My group works its way slowly and peacefully through almost the entire lengthy chalkboard listing of daily fresh offerings, like tai (red snapper), aoyagi (orange clam), and aji (Spanish mackerel). We wait patiently for the cooked delights, prepared in a tiny kitchen behind a tiny curtain, like hamachi kama (grilled yellowtail jaw), karei karage (deep fried sole), and ka tetsupou-yaki (grilled whole squid with onion stuffing and miso seasoning).
At night, the slinky cafe sparsely decorated with dried framed roses and glittery pin lights is more tightly packed. With the darkness cloaking the windows outside, guests gather together in animated conversation over the softly playing Phantom of the Opera soundtrack in the background, not shy to ask neighboring tables what that pretty dish is that they're enjoying. Like any home kitchen, there's not a lot to choose from. Tonight, chef Kugaguchi lets us select entrees from an abbreviated menu two chicken dishes, two salmon dishes, and vegetable or shrimp tempura.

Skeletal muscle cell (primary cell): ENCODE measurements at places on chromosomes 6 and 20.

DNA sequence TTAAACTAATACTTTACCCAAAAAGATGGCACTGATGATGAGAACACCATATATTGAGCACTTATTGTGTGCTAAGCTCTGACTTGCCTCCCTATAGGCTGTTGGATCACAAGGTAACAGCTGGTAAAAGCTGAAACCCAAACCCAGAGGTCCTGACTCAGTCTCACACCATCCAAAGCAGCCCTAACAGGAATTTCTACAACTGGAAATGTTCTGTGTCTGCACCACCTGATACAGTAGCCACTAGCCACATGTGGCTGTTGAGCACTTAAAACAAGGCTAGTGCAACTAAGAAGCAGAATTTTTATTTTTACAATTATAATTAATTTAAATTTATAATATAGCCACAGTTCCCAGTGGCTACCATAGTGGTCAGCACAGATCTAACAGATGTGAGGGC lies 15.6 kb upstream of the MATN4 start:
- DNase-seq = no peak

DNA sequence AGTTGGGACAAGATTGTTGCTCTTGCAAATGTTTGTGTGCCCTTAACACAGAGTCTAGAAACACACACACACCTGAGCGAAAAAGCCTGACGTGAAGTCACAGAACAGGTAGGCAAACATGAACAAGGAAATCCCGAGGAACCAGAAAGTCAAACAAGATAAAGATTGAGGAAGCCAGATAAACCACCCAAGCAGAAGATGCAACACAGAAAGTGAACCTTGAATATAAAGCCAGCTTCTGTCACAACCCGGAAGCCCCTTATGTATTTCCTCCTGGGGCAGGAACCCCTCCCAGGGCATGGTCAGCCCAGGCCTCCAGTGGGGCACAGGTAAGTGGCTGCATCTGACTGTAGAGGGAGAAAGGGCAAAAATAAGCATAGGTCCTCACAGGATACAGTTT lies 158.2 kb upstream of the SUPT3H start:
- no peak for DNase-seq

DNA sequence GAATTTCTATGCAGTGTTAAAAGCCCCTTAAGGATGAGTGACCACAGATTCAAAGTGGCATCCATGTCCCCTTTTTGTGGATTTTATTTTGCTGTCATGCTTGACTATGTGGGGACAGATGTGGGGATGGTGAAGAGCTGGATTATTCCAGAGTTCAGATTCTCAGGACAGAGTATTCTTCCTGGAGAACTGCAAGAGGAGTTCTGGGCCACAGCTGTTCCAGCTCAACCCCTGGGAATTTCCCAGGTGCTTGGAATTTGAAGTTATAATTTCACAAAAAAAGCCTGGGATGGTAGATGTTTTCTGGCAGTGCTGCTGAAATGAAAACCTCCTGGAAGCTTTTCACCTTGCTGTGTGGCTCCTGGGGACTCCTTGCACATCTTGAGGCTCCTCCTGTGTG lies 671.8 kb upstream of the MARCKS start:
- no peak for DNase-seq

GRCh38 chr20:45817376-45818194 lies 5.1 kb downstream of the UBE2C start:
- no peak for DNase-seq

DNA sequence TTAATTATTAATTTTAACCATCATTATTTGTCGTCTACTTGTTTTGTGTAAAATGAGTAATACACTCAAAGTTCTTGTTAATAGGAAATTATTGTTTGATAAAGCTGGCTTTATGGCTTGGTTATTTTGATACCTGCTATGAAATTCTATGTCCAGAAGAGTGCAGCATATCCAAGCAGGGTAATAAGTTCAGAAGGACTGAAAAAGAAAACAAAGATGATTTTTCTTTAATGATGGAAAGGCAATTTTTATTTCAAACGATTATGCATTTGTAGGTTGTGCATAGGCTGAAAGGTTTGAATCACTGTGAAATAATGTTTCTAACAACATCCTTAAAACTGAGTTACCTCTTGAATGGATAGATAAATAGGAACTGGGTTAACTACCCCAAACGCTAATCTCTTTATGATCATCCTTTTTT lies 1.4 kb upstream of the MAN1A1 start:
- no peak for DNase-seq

They're not stunning takes chicken and salmon teriyaki are predictable; grilled salmon is boring; chicken katsu is notable only for its expertly crispy and flaky panko breading. But I love the firm white rice, the careful presentation of fresh romaine, spring greens and purple cabbage salad, and the thick, authentic katsu sauce alongside. And as the chef clucks at us over his sushi bar to see if we're happy, we really are.
When Carter cooks, he plans his menu only after a visit to that morning's market. Sunday's brunch at Mom's was fashioned around fat slabs of butcher-carved peppercorn bacon, French goat cheese from Vincent's farmers' market (picked up the day before from Vincent's parking lot fair), nine-grain toast from a fresh-baked loaf, homemade strawberry preserves, lace-thin prosciutto and capicolla, and eggs poached just until the outsides were set and the yolks were golden runny. His meal took an hour to shop, an hour to assemble, an hour to cook, and two hours to slather ourselves through like we were in a luxury day spa.